The objective of this research is to develop new techniques for creating patterns with nanometer dimensions on technologically important substrates, such as silicon, gallium nitride, and diamond. Almost all micro- and nano-scale patterning is currently carried out using photolithography, a process well suited for high-throughput parallel printing of small surfaces such as computer chips. This technique, however, requires an enormous investment in expensive and complex instrumentation and cannot pattern large surfaces. Soft lithography, a technique in which molecular "inks" are transferred to metallic surfaces from rubber stamps, is an alternative to photolithography but is applicable only to a small range of non-technologically relevant materials, such as gold and silicon oxide. This project will develop a universal soft lithographic method for patterning virtually any metal or semiconductor surface. In this approach, a highly ordered uniform monolayer is placed on a metal or semiconductor surface. In a second step, an elastomeric stamp bearing a catalyst active against the initial monolayer is used to create patterns on the surface in places where the stamp contacts the surface.
The work will have an enormous impact on many areas of science and engineering, including nanotechnology, material science, electrical engineering, chemistry, biochemistry, and physics. The ability to pattern technologically relevant substrates will facilitate the development of new sensors, permit the fabrication of novel arrays of cells and biological molecules for the rapid identification of drugs, and allow the construction of 3-dimensional objects with nanoscopic dimensions on virtually any surface. The work will involve both graduate and undergraduate researchers, who will study synthetic chemistry, catalysis and surface characterization.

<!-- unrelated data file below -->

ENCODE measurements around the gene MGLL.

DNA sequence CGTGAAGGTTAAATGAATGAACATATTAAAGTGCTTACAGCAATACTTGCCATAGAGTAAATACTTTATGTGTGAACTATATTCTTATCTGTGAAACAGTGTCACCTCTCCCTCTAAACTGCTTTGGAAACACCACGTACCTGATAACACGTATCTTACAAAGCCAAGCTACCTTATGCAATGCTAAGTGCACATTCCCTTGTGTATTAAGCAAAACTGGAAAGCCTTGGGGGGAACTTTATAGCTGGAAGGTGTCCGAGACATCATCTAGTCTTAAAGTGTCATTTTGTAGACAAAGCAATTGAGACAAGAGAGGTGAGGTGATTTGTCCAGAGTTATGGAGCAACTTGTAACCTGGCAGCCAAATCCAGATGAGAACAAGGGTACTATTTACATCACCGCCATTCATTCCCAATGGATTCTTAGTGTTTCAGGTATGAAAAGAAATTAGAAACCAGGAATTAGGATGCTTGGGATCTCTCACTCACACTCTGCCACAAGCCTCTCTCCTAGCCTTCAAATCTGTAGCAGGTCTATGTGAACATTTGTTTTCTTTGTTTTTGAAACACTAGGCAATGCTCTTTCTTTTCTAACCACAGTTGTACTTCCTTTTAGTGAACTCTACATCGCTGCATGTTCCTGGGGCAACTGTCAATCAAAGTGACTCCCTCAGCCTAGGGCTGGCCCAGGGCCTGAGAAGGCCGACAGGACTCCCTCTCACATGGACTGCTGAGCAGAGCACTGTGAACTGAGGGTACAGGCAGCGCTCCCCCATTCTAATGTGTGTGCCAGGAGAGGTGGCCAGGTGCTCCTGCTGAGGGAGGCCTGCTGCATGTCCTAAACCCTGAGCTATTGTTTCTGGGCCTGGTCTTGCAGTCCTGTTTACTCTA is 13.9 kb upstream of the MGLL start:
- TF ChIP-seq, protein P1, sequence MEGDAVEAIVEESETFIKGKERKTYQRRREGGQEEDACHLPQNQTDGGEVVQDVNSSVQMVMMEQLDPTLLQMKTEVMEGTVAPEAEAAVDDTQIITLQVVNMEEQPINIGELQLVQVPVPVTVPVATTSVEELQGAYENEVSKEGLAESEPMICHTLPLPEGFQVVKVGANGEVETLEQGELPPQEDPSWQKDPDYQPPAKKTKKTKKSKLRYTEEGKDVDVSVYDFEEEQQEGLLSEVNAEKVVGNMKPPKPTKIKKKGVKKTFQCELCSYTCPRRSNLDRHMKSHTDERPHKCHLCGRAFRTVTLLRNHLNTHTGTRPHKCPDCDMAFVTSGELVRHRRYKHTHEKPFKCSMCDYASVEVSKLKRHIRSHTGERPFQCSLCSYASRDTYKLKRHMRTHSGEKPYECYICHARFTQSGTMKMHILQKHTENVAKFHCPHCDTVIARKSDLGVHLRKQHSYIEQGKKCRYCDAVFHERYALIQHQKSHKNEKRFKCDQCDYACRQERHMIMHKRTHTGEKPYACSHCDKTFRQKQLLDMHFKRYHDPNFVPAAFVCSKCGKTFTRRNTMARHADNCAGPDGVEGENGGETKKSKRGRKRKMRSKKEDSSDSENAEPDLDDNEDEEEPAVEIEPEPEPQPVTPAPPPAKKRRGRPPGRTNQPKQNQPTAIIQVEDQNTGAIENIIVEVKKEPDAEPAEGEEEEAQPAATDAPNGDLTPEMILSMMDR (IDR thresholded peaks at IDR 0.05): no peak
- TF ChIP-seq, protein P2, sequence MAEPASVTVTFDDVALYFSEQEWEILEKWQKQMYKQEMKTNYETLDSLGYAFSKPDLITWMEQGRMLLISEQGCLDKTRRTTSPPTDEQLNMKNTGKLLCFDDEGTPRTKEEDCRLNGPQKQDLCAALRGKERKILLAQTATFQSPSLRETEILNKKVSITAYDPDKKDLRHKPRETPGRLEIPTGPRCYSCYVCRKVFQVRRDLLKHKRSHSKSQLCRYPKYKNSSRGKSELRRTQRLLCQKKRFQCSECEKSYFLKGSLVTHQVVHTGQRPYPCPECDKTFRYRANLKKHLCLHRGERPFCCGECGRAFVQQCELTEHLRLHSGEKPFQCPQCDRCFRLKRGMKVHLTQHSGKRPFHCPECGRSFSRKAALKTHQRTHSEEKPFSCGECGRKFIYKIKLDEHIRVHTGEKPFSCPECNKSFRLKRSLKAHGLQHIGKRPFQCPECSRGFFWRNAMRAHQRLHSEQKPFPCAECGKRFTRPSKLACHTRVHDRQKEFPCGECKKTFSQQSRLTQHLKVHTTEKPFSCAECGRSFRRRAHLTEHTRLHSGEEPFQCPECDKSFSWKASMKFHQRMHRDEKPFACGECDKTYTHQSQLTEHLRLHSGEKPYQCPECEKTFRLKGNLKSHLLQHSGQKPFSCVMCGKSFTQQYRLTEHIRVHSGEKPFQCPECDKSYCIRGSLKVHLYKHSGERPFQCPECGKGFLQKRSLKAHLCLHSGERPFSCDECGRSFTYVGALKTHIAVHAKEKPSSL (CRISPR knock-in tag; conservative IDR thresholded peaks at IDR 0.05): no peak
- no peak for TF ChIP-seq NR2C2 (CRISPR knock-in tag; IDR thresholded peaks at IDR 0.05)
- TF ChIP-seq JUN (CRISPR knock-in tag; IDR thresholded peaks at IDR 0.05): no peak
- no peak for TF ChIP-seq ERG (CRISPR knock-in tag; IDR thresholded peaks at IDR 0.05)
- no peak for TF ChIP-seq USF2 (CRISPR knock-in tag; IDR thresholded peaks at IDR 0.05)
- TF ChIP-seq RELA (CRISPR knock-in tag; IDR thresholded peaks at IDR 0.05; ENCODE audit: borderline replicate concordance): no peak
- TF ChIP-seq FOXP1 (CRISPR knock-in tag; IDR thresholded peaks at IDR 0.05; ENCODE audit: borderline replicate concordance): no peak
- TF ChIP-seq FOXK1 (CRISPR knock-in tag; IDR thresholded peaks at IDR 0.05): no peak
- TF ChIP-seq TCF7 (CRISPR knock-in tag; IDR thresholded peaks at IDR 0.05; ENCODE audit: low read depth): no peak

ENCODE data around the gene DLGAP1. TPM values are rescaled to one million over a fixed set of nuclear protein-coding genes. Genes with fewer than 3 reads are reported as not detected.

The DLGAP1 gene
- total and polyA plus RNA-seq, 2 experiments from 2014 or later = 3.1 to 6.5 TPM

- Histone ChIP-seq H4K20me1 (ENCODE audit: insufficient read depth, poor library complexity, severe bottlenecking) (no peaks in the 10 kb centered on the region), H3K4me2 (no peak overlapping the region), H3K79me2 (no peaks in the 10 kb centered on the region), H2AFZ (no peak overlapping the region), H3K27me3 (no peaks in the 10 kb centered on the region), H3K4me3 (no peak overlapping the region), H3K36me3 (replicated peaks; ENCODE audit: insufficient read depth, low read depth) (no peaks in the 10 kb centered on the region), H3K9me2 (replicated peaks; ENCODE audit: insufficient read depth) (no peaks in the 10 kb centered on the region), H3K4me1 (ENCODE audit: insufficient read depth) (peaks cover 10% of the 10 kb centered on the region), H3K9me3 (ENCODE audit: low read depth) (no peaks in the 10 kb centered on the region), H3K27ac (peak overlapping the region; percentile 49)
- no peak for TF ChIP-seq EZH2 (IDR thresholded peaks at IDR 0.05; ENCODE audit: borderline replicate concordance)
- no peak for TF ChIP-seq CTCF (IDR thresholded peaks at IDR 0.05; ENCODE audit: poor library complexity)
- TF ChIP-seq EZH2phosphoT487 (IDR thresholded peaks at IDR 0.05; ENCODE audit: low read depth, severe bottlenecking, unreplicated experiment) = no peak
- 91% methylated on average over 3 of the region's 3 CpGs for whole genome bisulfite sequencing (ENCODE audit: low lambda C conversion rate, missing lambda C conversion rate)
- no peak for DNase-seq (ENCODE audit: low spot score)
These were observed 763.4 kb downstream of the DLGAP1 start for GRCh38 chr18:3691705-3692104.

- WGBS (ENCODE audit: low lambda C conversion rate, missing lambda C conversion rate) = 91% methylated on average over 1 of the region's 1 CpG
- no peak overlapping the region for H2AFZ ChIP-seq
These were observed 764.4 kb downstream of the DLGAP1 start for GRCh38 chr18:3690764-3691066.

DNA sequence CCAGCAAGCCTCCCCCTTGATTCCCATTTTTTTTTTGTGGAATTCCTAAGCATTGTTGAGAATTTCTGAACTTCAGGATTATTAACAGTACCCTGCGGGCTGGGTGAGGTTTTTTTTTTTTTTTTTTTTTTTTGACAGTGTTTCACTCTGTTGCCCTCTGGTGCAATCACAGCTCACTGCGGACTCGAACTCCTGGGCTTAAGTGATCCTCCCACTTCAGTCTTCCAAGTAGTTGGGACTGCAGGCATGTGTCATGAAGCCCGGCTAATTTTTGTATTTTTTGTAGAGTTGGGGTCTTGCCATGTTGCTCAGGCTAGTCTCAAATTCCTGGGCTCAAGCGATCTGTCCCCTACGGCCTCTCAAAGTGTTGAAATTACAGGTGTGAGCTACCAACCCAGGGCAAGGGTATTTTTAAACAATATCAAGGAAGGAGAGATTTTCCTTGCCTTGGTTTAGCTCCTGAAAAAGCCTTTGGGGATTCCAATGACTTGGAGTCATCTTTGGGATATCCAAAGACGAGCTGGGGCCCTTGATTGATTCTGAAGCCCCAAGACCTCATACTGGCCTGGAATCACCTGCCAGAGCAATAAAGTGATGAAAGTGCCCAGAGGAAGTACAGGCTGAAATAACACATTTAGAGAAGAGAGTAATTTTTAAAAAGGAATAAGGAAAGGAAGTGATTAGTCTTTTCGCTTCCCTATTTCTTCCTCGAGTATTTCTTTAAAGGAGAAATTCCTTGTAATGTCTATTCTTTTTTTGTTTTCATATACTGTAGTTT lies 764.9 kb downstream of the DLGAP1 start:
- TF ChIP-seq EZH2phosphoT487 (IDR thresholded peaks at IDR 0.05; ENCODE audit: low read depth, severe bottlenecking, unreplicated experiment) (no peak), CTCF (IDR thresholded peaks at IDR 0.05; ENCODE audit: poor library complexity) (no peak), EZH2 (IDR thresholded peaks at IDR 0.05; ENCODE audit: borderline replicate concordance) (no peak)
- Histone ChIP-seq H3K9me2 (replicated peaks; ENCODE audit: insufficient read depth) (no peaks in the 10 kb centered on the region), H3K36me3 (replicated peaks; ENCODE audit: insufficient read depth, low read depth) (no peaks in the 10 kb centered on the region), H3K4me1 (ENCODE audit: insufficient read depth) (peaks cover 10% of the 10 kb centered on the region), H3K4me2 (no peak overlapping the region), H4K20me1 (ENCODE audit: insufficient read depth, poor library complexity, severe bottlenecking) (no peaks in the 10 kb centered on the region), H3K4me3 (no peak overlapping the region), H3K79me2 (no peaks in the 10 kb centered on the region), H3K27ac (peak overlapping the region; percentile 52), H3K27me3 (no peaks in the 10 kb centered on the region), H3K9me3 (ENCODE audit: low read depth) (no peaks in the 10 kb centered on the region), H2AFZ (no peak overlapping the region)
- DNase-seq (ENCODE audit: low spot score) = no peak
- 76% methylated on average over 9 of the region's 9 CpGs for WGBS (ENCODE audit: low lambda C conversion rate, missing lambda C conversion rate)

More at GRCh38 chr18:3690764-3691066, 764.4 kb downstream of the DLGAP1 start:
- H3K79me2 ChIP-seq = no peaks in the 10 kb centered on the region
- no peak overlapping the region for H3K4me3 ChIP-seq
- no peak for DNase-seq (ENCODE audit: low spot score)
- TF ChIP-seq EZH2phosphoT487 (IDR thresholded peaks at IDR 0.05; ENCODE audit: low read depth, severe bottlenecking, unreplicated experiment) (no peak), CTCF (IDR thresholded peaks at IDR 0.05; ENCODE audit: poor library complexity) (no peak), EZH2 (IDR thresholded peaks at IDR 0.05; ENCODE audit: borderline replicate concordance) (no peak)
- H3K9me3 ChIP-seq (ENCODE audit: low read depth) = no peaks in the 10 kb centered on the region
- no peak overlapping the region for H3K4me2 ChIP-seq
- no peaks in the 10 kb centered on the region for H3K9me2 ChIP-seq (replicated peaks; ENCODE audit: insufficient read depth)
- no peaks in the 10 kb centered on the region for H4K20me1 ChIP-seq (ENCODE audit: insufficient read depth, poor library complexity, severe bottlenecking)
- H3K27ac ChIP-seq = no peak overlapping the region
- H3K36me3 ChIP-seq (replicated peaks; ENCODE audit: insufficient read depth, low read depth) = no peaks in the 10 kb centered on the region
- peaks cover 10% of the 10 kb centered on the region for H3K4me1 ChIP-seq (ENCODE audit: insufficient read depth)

We report the development of a bi-layered molecular system that, in conjunction with catalytic microcontact printing (µCP), can be used to accurately and reliably replicate micro- and nano-scale patterns of chemically distinct functionalities on a wide variety of surfaces, including metals, oxides and inorganic semiconductors. Catalytic printing alleviates problems associated with traditional µCP; that is, as an inkless technique it obviates the resolution limitations associated with ink diffusion, and enables high-resolution replication of patterns through specific chemical or biochemical reactions between a chemically reactive surface and a stamp-immobilized catalyst. This technique permits control over the shape and size of the patterned features, and provides access to chemically distinct patterns that can be further functionalized with organic and biological molecules. We demonstrate catalytic printing on both oxide-free (H-terminated) silicon and germanium—surfaces that do not react readily with organic molecules, and cannot be patterned using traditional printing methods that rely on diffusion of a molecular ink from stamp to surface. Our approach relies on the formation of an ordered (yet functional) bi-layered molecular system that affords both complete protection of all surface-exposed inorganic atoms with stable covalent bonds and supports covalent immobilization of a reactive overlayer, yielding both stability and functionality to the surface. A catalytic stamp—bearing sulfonic acid moieties—was used to achieve pattern-specific hydrolysis of N-hydroxysuccinimide-activated acids on Si and Ge. Further modification of the chemically discriminated patterns enables chemoselective anchoring of organic molecules and protein. Applying the bi-layered system to ITO enabled the immobilization of multiple organic functionalities with exquisite spatial control. Finally, the bilayered molecular system, in combination with catalytic µCP, was used to control the charge transport properties in organic light emitting diodes (OLEDs). This particular study demonstrated the dependence of the rate of charge tunneling on the chemical nature of the functional group, and also provided a simple test platform for comparing electronic properties of functional organic monolayers. We demonstrated that (1) charge transfer through the bilayered system is sensitive to small structural molecular changes in the monolayer, specifically to those that influence the electron-withdrawing or donating nature of the monolayer and (2) that the differences in charge transfer can be visualized via patterned electroluminescence using catalytic µCP.